|Victor Hamshoo||24/06/2010 20:15:48|
|21 forum posts|
I have had a go at making a couple of planters for a friends garden, the joints are simple hand sawn finger joints (very rustic and also very loose), can anyone suggest a gap filling glue that will tighten these joints up?, they are out on my friends patio at the mo, but during winter thay will be in a conservatory, so they will get wet now and again-but wont be out all weathers !
thanks in advance for any advice
3415 forum posts
You could try polyurethane glue Jim, as it foams up a little as it cures & will fill gaps, though how strong it will be i don`t know.
The other advantage of Polyurethane glue is that it is water proof.
|Victor Hamshoo||24/06/2010 23:05:27|
|21 forum posts||cheers Baz and thanks for a reply, Polyurethane, I'll have a look out for that, would Wickes or Homebase sell this, or is it a professional glue product?|
|Big Al||25/06/2010 05:23:36|
|1593 forum posts|
Polymite powdered resin glue would be better than a polyurethane glue, especially if your joints are very loose.
You would need to go to a workshop supply company to obtain polymite, or an independent tool shop. Axminster sell it, the chain shops such as homebase, b&q and wickes dont sell polymite.
I have inserted a link to polymite on axminsters web site so that you can have a look at it, click here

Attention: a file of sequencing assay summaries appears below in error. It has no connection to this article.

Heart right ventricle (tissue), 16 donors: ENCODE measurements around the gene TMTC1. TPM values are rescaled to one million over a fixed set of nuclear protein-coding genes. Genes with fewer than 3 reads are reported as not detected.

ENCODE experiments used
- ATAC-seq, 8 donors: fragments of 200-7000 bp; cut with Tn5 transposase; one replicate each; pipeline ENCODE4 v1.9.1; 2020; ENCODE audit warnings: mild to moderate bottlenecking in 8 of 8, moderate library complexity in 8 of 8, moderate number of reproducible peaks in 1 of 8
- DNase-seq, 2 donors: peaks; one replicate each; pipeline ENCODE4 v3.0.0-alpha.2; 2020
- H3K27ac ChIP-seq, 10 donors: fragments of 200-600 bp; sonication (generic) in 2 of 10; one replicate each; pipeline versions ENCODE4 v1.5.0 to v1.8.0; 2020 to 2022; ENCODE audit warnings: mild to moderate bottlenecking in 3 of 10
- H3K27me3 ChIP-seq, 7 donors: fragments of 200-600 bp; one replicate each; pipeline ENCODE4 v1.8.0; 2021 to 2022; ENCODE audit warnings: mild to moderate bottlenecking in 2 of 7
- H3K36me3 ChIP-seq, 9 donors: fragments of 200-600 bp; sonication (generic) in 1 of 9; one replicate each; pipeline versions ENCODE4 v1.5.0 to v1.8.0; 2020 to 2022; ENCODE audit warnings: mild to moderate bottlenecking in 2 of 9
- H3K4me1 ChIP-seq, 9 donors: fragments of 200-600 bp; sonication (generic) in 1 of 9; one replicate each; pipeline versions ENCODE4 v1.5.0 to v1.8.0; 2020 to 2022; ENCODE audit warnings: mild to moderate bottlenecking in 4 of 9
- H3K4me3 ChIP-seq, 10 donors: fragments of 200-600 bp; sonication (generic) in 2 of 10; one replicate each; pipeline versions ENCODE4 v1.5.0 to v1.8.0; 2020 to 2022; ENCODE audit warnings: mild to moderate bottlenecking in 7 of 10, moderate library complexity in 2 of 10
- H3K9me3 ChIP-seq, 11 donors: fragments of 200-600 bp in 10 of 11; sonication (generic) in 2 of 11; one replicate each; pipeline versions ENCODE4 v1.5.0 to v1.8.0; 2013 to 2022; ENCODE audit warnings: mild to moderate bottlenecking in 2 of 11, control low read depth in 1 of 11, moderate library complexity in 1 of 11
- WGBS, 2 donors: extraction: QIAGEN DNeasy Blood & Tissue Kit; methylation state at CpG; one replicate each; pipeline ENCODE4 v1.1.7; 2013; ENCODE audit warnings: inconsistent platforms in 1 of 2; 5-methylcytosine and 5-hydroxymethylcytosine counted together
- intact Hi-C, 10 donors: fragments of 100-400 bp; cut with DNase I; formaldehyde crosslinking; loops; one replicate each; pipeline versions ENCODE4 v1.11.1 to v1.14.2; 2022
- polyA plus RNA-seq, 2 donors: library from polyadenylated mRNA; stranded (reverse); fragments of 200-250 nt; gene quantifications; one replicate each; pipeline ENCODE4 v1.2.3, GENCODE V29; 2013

|Victor Hamshoo||25/06/2010 16:22:25|
|21 forum posts||Thanks for the info guys and cheers Big Al, that resin is exactly what I'm looking for-and it mixes with water so no messing with little tubes of hardener-brilliant, thanks for the link to 'Aladins cave' too|
|Ron Davis||27/06/2010 17:52:37|
1608 forum posts
Dont for get with resin glues that the water / glue mix needs to be exactly as it says on the tin, measure carefully
59 forum posts
I like gorilla glue, you have to lightly dampen the surfaces to activate the glue but it foams up and is waterproof . I have used it on many bird boxes and all are still together
|David Keast||27/11/2010 14:44:55|
13 forum posts
Polyurethane foams up and fills the gap OK, but the joint is not strong, the foam that effectively joins the loose parts is quite weak. Also, poly glue is degraded quite quickly by UV light. In a tight joint the light does not get to it, but in a loose joint, especially outdoors, the light will quickly (12-24 months) break down the glue.
Polyurethane looks like a simple solution, but it's not good! Resin is much better.
|Brian Barber||27/11/2010 15:17:51|
160 forum posts
Just a note of caution. polymite glue (formerly cascamite) is absolutely brilliant for furniture making - I use it all of the time. However it is not very good for outside work that gets wet. The glue sets glass hard, has little or no flexibility and from experience with garden furniture the wood moves but the glue doesn`t and the joint soon fails - sorry.
Please login to post a reply.
Want the latest issue of The Woodworker incorporating Good Woodworking? Use our magazine locator links to find your nearest stockist!
We're always happy to hear from you, so feel free to get in touch!